Music Declares Emergency is a pressure group formed of people from and connected to the music industry who work toward making the industry, and world, more sustainable.
We believe that greening the music industry is a necessary part of creating a fertile environment for artists to speak out and create their own work around climate.
MDE works in the United Kingdom with Julie’s Bicycle, another climate and music focused group. They have radial outreach, contacting governments, musicians, industry leaders, vendors, and fans. They’ve brought together experts in multiple fields to figure out ways to make music greener.
The Climate Pack
Brian Eno writes in the MDE Climate Pack,
Could it then be the case that the ‘climate emergency’ is also an opportunity, a chance to rethink – not just to prevent something bad but also to create something new and good?
Approaching the climate crisis as a chance to not just restore, but improve the planet? Reason #2,897 we love musicians.
The Climate Pack starts off with the facts, and then spices in some inspiration, then drops a lot more facts on us. We’ve read so many reasons why we need to take action, it is truly helpful to get concrete steps on what to do
The pack is broken into sections: artists, touring, labels, venues, merchandise, management, and music lover.
Much of what is written is common sense (take public transportation, do virtual meetings instead of driving all over the place, eat less meat). However, reading what people who have been, and still are, working in the industry know we can do, makes it more powerful.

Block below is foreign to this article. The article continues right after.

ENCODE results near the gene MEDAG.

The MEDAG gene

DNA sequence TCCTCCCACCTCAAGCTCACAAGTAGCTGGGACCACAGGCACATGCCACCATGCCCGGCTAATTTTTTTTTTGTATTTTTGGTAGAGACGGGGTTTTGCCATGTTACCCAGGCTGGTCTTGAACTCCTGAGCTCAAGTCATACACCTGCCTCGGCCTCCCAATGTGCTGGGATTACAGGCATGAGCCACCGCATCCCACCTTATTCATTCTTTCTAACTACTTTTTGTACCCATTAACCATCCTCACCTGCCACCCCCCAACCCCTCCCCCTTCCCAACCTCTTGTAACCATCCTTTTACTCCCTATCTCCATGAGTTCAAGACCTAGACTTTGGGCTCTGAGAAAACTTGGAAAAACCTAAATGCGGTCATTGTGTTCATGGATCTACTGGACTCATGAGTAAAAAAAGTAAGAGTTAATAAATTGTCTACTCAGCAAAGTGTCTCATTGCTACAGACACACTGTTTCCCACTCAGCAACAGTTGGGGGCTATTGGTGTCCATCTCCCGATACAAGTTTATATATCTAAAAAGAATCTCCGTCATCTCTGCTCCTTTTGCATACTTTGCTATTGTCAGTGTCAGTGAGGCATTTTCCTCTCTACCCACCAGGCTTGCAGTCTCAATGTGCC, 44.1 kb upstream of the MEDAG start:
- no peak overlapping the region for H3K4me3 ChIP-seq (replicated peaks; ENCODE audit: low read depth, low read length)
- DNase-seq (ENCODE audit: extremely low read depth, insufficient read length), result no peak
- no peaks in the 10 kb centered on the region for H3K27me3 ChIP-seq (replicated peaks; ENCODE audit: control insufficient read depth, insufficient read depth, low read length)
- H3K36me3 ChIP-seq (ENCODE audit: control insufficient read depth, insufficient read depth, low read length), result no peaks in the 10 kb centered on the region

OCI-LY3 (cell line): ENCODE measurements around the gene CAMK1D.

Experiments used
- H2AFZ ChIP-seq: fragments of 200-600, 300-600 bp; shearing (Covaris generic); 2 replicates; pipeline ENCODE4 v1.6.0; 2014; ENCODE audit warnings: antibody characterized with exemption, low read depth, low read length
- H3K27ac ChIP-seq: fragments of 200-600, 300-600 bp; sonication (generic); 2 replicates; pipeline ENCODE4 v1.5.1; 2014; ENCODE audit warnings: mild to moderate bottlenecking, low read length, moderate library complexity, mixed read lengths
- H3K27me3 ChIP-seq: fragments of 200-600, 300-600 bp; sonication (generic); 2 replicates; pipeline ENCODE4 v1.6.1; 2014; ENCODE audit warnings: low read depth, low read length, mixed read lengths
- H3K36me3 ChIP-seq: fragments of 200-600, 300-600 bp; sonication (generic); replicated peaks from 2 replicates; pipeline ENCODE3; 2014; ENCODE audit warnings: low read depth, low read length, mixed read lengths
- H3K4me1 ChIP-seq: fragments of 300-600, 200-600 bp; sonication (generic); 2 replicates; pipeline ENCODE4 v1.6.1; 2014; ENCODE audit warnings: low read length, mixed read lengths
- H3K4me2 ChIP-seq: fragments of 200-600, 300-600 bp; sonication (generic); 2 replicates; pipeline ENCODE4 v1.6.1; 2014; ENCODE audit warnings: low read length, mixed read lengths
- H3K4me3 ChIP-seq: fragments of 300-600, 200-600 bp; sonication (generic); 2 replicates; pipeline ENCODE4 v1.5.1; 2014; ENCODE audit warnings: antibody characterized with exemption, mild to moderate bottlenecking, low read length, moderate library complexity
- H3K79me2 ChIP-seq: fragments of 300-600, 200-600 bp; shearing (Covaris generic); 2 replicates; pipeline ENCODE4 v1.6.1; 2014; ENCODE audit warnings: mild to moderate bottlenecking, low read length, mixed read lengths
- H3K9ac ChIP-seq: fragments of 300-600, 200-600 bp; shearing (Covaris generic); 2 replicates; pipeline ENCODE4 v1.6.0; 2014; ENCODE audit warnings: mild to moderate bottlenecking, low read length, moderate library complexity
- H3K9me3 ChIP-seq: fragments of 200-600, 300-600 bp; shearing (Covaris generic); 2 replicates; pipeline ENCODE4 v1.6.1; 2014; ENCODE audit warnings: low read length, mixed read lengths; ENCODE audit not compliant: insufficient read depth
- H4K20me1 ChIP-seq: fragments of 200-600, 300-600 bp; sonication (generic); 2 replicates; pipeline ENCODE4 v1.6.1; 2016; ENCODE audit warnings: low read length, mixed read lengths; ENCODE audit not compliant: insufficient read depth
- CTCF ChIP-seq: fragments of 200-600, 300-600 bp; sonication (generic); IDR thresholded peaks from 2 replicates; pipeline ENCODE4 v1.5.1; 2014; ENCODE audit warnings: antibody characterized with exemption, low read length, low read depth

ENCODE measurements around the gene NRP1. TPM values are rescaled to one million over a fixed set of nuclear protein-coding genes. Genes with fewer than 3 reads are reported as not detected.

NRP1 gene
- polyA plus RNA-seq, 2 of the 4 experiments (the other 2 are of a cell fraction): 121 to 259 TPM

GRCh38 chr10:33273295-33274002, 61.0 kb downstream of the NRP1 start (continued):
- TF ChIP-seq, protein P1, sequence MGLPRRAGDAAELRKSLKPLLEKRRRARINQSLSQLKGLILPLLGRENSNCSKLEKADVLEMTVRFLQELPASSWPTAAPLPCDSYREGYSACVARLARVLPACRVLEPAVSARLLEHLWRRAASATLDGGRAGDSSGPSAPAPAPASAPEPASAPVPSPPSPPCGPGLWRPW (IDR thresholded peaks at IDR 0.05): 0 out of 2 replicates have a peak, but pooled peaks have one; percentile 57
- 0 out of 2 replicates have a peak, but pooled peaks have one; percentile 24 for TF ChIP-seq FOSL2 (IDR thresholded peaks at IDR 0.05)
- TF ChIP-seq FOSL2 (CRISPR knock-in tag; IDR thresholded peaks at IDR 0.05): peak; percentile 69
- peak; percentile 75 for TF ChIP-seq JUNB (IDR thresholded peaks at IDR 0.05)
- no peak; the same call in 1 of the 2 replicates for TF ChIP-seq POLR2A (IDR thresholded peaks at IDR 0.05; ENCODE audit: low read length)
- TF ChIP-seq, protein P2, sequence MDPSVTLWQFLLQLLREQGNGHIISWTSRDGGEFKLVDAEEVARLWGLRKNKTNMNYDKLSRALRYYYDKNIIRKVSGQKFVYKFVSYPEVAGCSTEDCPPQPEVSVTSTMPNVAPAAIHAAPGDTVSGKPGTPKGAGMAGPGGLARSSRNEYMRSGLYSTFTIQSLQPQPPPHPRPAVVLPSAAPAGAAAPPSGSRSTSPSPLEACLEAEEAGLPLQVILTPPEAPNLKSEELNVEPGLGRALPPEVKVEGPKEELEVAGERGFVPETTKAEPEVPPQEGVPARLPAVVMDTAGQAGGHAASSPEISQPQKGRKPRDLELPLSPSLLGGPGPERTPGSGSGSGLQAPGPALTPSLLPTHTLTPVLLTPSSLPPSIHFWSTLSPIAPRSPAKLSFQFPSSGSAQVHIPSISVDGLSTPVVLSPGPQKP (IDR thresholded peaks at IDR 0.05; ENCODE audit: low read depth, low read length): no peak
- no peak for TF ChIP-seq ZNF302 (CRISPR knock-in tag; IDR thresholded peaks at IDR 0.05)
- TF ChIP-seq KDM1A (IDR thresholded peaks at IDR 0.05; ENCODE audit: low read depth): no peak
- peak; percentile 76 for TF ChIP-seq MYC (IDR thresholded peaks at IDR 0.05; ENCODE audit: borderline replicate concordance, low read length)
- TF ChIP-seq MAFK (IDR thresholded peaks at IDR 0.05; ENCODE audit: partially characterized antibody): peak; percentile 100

Green YOUR Merch
One of the best sections is about merchandise, and it is an area that might be more easily changed than getting a festival run on biofuels. There’s info on sourcing shirts and ink, and a reminder to not wrap the shirts in plastic. Even more important, artists can interact with their public, telling them why these sustainably made shirts cost a little more.
A great recommendation is to get rid of the crap – the little trinkets and fan service stuff that just ends up littering the ground or in a dump. While selling merch helps bring in money needed by the artists, there could be more meaningful things to sell than plastic key chains and bracelets. MDE suggests signed art, which would sell for more and be better valued.
We’ve written about the awful impact music festivals have on the environment. Some festivals and many venues are examining what they do, often prompted by the artists. The first step is to understand and measure what you are doing now, so you can identify where to improve.
For example, some festivals and venues are forgoing any plastic cups or bottles, and instead providing a metal cup for a small deposit. The cup can be used the whole time, and then you get your money back when you return it.
Glastonbury Festival is a multiday legendary monster of a festival. In 2019 it banned plastic bottles after their research showed the five day fest used more than 1,300,000 plastic bottles. That usage wasn’t unusual for a large fest. Glasto has also banned plastic cutlery and requires that all plates etc are compostable. It can be done!